Middle-Eastern archaeology encompasses the area known as the Fertile Crescent; the region between the Nile Valley (modern day Egypt) on the one end and Mesopotamia (the land of the 2 rivers; modern day Iraq) on the other and a rather extensive periphery. Included also are Iran, the Arabian peninsula and its offshore islands, Anatolia (modern day Turkey), Cyprus and North Africa west of Egypt. The history of archaeological investigation in this region grew out of the 19th century discipline of biblical archaeology, efforts mostly by Europeans to uncover evidence for biblical (Old and New Testaments) narratives. Much archaeological work in this region is still influenced by that discipline, although within the last 3 decades there has been a marked tendency by some archaeologists to dissociate their work from biblical frameworks.
Archaeological scholarship has imposed frameworks on the archaeological record of the region. Within the Middle East, regions are loosely defined, but often they are recognizable entities that evince cultural cohesion and coincide with topographical zones. Scholars may differ on the way the region is divided. Regional divisions also may change from period to period. Archaeology in these regions is sometimes intimately associated with language and writing and goes under the name of a sub-discipline. However, with the advent of new and sophisticated disciplines, especially of prehisotory, such distinctions are now losing their significance.
Egyptology is one example of a specialized branch that deals with the Nile Valley cultures of Egypt and associated regions in sub-Saharan Africa, the Sinai Peninsula to the east, and parts of North Africa. It includes language studies, history and archaeology and their related disciplines. Nowadays there is much work also done on the prehistoric archaeological record and its practitioners are best described as prehistorians.
Another region, sometimes known as Palestine, encompasses the modern Israel, the West Bank, the Gaza Strip, and part of Jordan. Palestine was its ancient Roman and Byzantine name and was also in use during the Crusades (1095-1291), the period of Ottoman rule (1517-1917) and the British Mandate (1918-1948). The same region is also called the Holy Land, the Land of Israel, and Canaan because of biblical associations. The foregoing names may have political overtones and more recently a new appellation, the southern Levant (Levant is a name given to the east coast of the Mediterranean) has become popular with archaeologists who wish to refer to this geographical region without prejudice or political orientation. In many contexts the Sinai Peninsula is also considered to be part of the southern Levant, although it is part of the modern state of Egypt. Archaeologically, it is distinguished from the heartland of Egypt, the Nile Valley and Delta.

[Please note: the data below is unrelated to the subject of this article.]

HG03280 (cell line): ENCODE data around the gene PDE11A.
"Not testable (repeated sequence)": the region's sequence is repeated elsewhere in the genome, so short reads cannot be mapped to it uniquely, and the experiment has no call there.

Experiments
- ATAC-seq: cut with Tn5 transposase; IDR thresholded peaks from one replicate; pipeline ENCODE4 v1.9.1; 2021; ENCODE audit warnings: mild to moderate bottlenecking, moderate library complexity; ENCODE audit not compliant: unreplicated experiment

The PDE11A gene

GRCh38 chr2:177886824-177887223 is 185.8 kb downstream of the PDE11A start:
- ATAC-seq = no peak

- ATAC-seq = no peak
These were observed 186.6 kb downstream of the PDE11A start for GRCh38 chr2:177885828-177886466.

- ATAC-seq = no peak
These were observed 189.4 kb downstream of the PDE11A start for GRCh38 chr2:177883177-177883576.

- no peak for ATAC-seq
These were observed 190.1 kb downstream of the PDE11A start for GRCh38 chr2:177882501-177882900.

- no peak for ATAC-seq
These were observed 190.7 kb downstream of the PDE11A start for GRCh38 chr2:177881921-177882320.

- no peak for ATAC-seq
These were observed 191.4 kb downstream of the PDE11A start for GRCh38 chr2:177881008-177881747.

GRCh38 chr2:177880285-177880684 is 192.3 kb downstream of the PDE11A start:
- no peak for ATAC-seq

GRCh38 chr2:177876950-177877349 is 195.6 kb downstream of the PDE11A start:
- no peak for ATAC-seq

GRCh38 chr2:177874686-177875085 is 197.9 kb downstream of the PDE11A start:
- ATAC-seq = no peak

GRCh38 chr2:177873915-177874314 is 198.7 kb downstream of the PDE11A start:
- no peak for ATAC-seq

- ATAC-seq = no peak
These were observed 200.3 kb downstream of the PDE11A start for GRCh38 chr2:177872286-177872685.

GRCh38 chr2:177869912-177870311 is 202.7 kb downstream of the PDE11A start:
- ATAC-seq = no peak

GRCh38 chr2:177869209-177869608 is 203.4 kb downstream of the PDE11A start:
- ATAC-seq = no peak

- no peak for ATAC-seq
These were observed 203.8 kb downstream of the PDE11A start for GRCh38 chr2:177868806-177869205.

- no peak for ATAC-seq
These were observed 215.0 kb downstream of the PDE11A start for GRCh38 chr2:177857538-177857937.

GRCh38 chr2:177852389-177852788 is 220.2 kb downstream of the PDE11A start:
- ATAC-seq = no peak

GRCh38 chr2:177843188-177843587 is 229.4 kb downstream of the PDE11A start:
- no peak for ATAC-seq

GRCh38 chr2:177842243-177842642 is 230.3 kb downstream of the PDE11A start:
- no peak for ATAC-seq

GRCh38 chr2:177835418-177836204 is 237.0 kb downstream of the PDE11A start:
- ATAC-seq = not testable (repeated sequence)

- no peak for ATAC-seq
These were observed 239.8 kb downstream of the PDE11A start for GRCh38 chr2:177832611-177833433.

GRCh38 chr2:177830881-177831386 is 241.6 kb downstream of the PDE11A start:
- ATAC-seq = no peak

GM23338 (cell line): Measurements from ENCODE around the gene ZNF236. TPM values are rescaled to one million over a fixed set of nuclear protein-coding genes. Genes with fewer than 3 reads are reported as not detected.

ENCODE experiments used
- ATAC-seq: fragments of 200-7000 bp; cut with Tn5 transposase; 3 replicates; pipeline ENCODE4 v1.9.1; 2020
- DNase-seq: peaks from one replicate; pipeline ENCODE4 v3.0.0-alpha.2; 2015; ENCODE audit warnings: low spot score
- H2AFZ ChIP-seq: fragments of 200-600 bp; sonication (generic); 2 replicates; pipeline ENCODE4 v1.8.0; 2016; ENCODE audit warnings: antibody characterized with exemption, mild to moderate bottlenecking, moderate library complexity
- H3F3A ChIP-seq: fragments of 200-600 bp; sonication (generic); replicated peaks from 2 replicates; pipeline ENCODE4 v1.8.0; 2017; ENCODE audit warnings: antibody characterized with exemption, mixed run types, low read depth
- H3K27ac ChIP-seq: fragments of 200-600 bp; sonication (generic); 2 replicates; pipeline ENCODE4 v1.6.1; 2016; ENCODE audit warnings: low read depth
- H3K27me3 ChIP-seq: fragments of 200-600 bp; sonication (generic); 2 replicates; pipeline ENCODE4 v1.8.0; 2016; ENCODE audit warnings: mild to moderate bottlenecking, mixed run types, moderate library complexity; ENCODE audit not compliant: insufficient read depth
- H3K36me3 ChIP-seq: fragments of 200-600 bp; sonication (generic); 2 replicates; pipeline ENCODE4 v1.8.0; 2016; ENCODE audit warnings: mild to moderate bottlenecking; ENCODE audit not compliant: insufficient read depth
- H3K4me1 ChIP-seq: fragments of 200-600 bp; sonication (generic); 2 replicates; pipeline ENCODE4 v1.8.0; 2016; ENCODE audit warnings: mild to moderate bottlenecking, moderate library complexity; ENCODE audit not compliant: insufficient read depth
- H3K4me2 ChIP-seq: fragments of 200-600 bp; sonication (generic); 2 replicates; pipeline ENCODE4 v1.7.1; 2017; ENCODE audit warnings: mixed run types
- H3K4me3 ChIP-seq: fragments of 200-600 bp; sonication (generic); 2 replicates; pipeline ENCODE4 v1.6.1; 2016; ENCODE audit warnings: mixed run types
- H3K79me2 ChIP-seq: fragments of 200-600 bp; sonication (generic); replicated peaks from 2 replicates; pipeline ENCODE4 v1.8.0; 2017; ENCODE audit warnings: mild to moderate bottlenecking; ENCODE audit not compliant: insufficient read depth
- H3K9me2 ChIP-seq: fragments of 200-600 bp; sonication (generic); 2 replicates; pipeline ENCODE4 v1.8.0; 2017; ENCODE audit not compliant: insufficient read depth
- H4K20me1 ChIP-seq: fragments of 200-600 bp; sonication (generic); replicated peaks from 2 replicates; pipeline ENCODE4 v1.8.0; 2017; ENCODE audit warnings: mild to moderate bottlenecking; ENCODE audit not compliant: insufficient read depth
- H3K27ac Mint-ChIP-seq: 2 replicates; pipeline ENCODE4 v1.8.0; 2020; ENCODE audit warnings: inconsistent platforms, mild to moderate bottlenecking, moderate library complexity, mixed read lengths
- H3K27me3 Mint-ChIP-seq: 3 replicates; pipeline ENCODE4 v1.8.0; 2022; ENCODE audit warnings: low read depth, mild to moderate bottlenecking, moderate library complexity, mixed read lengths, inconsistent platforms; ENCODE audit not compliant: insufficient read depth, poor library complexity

The term northern Levant could probably refer to Lebanon, the Syrian littoral and portions of the Mediterranean coast of Turkey in the province of Hatay, but the term is rarely found in the literature. Instead, those regions are often included in greater Syria, a name used to refer to the whole area between Anatolia, Mesopotamia and Arabia. Some definitions of greater Syria include Palestine, Lebanon, the modern Syrian Arab Republic and the Turkish province of Hatay; others use the term Syria-Palestine and its adjectival forms. The Mediterranean coast of Lebanon, the Syrian Arab Republic and parts of Northern Israel are also known as Phoenicia, after the biblical seafaring people.
Mesopotamia is more or less considered to begin near the modern border with Iraq and refers to the flat valley of the southern Tigris and Euphrates rivers and their tributaries. These rivers empty into the Shat-el Arab waterway that separates Iraq from Iran. Iran, sometimes known as Persia, includes a large plateau and its periphery, including the Zagros mountains. Sub-disciplines of this region deal mostly with the languages, history and archaeology of regions within this large area. Sumerology is a very specialized discipline that deals with the history, language and archaeology of ancient Sumer (southern Mesopotamia), mostly during the 4th and 3rd millennium BCE. Assyriology deals with the Assyrians who succeeded the Sumerians and covers much of the region while that language was still in use.
The landmass of Anatolia, most of modern Turkey, is bordered by several seas and includes parts of Northern Mesopotamia. The Tigris and Euphrates rise in Turkey and flow south into Iraq.
Cyprus, a large island in the eastern Levant was a separate cultural entity during most periods of human occupation. Its proximity to both Anatolia and the northern and southern Levant was responsible for influences from and to both these regions.
North Africa, including Malta, beyond the area of Egyptian influence, includes a fertile littoral, deserts and mountains. It also displays evidence for influence with sub-Saharan Africa as well as the Mediterranean coast of Europe.
The Arabian Peninsula and its offshore islands is a separate geographical zone that has contacts with Sinai, the well-watered regions to the north and, by sea with the far-east.